HCV treatment uptake

As the 17 participants with undetectable HCV RNA at screening were ineligible for treatment, the uptake of HCV treatment was 76% (111 of 146) among those who were eligible on the basis of positive HCV RNA. Uptake was 76% (74 of 97) in participants without HIV and 76% (37 of 49) among those with HIV infection.

Among those who were HCV RNA positive at screening or baseline and therefore potentially eligible for treatment (n=146), untreated participants had slightly poorer social functioning (i.e higher scores, 15 vs. 11), lower tertiary education (9% vs. 29%) and were less frequently in full- or part-time employment (26% vs. 47%) when compared to treated participants. A greater proportion of untreated participants also had current major depression (26% vs. 7%) and reported injecting drug use in the last month (50% vs. 37%). Untreated participants had a shorter estimated duration of infection at screening (19 vs. 25 weeks), lower peak ALT (393 vs. 479 IU/L) or screening ALT (104 vs. 185 IU/L) and lower median HCV RNA at screening (3.3 vs. 5.0 log10 HCV RNA).

HCV treatment outcomes

Due to the different treatment regimens employed, treatment outcomes were assessed separately for HCV mono-infected receiving PEG-IFN monotherapy (n=74) and the HCV/HIV co-infected participants receiving PEG-IFN and ribavirin combination therapy (n=35). The initial two participants with HCV/HIV co-infection treated with PEG-IFN monotherapy were excluded from outcome analyses (both were non-responders at week 12).

Among treated participants, those with HCV/HIV co-infection were older, more likely to be male (100% vs. 62%), and more likely to have acquired HCV through sexual contact (63% vs. 5%), and had better social functioning [i.e lower scores, 8 vs. 14 (Table 2)].

Table 2
Baseline characteristics among treated HCV and HCV/HIV infected participants with recently acquired HCV infection (n=109)

As shown in Figure 2, 77% of HCV mono-infected participants (57 of 74) received at least 80% of PEG-IFN alfa-2a doses and therapy for 80% of the scheduled treatment period. Adherence to therapy was not achieved in 23% (17 of 74). These subjects discontinued treatment prematurely, either due to side effects (n=4); death (n=1); lost to follow-up or unwillingness to continue in the study (n=8); late discontinuation at 15 weeks with virological non-response (n=1); and testing HCV RNA positive at screening but negative at treatment commencement (2 participants following week 2 injection; and 1 participant following week 6 injection).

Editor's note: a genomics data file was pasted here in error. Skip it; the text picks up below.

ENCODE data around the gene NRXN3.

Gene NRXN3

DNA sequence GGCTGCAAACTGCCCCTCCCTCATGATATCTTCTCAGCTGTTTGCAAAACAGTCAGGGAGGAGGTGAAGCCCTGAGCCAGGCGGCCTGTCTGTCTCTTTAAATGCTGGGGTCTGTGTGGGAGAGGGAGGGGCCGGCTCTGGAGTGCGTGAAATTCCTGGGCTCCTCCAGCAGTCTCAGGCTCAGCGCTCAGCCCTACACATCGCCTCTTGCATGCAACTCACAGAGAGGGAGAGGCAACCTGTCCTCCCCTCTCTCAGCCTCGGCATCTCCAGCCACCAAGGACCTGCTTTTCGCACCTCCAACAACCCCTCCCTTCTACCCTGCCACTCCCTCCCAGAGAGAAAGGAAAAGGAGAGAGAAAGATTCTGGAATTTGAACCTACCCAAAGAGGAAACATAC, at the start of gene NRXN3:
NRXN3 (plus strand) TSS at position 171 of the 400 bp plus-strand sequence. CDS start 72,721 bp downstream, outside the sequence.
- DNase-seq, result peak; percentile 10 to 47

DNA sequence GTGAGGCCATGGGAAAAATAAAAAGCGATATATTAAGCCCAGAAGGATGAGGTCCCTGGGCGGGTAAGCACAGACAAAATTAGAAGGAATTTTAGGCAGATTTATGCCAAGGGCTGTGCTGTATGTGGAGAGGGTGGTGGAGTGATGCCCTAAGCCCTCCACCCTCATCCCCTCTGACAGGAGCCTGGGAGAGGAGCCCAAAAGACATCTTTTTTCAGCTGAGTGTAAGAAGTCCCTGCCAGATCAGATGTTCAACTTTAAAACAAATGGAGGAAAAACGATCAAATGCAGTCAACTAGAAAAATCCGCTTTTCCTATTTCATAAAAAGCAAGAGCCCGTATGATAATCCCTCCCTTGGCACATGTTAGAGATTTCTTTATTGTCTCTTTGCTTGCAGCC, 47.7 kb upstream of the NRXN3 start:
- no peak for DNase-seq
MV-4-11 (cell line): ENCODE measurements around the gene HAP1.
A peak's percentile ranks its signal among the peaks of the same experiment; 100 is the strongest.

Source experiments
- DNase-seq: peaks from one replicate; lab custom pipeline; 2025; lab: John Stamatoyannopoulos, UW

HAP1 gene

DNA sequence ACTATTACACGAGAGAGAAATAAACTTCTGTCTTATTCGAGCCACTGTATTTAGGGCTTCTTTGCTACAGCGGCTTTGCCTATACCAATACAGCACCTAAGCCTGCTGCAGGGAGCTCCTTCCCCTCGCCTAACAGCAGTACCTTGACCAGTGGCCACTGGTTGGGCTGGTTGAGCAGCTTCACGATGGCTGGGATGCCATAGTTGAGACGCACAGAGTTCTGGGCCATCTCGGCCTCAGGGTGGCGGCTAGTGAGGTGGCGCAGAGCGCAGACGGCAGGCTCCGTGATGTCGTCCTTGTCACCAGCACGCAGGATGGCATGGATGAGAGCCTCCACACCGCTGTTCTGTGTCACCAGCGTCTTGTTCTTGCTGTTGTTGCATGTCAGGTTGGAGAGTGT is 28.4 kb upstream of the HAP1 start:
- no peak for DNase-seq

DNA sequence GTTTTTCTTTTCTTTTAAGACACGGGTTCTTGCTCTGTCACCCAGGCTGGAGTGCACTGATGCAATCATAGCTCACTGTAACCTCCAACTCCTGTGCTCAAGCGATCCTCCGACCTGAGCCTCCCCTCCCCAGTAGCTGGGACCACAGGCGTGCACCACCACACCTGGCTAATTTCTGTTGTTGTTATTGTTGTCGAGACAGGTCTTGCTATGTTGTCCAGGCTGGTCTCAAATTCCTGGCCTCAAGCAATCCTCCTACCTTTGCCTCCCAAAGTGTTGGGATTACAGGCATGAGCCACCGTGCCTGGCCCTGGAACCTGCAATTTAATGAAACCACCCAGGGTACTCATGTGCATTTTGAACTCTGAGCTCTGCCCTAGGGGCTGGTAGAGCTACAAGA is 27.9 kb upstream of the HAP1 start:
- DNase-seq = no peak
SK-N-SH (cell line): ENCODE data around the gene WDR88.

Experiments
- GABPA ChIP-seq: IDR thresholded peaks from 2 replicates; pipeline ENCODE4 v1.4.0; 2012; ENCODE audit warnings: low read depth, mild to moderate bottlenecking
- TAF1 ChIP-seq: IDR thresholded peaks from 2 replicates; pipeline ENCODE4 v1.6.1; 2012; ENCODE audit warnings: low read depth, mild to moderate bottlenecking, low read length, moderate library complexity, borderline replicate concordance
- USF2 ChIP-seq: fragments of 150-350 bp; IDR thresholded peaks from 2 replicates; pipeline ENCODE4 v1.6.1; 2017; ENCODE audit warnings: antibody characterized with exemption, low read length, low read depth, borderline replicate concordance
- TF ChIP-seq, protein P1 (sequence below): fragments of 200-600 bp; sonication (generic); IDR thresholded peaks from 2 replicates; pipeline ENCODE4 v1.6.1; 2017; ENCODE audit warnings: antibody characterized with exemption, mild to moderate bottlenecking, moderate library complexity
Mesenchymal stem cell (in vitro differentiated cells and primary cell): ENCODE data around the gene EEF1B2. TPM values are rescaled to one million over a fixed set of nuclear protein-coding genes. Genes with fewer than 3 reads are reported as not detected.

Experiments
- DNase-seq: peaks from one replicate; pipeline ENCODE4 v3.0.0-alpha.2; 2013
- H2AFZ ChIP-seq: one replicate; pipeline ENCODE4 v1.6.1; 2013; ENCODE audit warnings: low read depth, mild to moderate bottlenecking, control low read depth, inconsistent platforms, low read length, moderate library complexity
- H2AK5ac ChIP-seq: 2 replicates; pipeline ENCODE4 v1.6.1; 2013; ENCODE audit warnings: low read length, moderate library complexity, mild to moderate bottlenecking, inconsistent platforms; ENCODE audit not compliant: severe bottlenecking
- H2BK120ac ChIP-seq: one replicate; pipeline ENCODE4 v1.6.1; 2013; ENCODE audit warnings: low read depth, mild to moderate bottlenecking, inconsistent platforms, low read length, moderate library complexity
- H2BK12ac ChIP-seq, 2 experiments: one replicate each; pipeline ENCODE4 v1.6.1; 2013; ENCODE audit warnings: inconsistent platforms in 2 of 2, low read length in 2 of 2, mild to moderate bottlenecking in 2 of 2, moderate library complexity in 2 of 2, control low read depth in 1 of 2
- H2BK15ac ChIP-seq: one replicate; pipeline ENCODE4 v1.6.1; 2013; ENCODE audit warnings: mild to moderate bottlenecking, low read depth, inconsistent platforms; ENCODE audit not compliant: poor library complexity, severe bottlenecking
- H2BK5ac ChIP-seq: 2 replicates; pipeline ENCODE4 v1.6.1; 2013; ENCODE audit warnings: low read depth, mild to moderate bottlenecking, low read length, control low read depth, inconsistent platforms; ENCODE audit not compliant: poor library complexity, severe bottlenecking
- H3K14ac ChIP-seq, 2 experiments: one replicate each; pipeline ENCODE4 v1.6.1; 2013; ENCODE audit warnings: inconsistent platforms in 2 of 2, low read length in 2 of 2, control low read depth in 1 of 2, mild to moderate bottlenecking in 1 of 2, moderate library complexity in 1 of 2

Figure 2
Overview of HCV mono-infected participant population.

In HCV mono-infected participants, 46% (34 of 74) and 66% (49 of 74) had undetectable HCV RNA (<10 IU/mL) at weeks 4 and 12, respectively, and an ETR was achieved in 69% (51 of 74). Among adherent participants with follow-up virological data (per protocol analysis group) (n=50), 41 (82%) achieved an ETR (Figure 3). SVR was 55% by intention-to-treat and 72% by per protocol analysis.

Figure 3
Response rates in A) HCV mono-infected participants and B) HCV/HIV co-infected participants in the total study population (intent-to-treat) and per-protocol population.

In univariate analysis, SVR occurred more frequently in people with better social function (i.e. lower scores); not currently receiving methadone or buprenorphine treatment; and not having used injecting drugs ever (Table 3). Although participants reporting ever having injected drugs had a lower frequency of SVR than those who never injected (48% vs. 91%, P=0.030), SVR was not associated with either the duration of abstinence from injecting drug use or the frequency of injecting drug use at baseline among those who injected (Table 3).

Table 3
Factors associated with sustained virological response (SVR) among HCV mono-infected participants receiving treatment for recently acquired HCV infection (n=74)

There was no association between baseline HCV RNA (P=0.93) or HCV genotype (P=0.65) and SVR. However, among the per protocol group, a trend towards lower SVR was seen in those with genotype 1 and high baseline viral load (HCV RNA ≥400,000) (54%) compared to those with genotype 1 with low baseline viral load (HCV RNA <400,000) and genotypes 2/3 with low (<400,000) and high (HCV RNA ≥400,000) baseline viral load (75%, 80%, 75%, respectively) (P=0.61).

In multivariate analysis, the only factors associated with SVR were social functioning (OR=0.21, 95% CI=0.07-0.64, P=0.009) and drug dependency treatment (OR=0.12, 95% CI=0.02-0.54, P=0.004). Participants with higher social functioning scores and no history of drug dependency treatment had higher SVR. In a further analysis, only including participants who had ever injected drugs (n=63), the same two factors were associated with SVR (data not shown).

Further analyses assessed the role of treatment adherence and injection drug use during treatment as predictors of SVR in HCV mono-infected participants. The SVR rates were higher among adherent participants (63% vs. 29%, P=0.025). Among those reporting ever having injected drugs (n=63), the SVR rate was similar for those who said that they had and not injected during treatment (59% vs. 53%, P=0.76) and was not related to frequency of injecting.